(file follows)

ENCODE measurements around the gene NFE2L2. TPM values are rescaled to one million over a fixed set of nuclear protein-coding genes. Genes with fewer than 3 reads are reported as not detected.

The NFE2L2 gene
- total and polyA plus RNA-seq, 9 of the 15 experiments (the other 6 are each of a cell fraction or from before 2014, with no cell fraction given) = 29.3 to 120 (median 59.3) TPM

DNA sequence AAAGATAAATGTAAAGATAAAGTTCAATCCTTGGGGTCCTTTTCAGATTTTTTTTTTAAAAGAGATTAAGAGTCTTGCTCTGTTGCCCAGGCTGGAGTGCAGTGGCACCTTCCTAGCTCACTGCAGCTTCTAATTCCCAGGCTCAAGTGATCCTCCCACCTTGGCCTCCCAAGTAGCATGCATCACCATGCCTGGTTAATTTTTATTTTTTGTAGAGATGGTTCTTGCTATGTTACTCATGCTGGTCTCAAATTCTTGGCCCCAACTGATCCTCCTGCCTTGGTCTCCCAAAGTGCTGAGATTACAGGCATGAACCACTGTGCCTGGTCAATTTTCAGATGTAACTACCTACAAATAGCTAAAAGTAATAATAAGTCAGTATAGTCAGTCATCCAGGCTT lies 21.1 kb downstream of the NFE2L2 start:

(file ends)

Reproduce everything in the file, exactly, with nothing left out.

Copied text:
ENCODE measurements around the gene NFE2L2. TPM values are rescaled to one million over a fixed set of nuclear protein-coding genes. Genes with fewer than 3 reads are reported as not detected.

The NFE2L2 gene
- total and polyA plus RNA-seq, 9 of the 15 experiments (the other 6 are each of a cell fraction or from before 2014, with no cell fraction given) = 29.3 to 120 (median 59.3) TPM

DNA sequence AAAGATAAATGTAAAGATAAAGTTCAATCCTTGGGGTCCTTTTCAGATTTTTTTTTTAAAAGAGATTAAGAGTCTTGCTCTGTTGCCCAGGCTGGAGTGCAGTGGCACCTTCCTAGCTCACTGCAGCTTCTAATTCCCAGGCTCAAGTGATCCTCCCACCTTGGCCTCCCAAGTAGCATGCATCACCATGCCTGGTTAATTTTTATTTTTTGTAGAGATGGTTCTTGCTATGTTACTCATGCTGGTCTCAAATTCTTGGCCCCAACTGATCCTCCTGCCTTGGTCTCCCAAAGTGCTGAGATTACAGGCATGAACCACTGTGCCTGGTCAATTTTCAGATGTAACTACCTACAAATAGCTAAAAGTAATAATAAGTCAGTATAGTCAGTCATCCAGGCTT lies 21.1 kb downstream of the NFE2L2 start: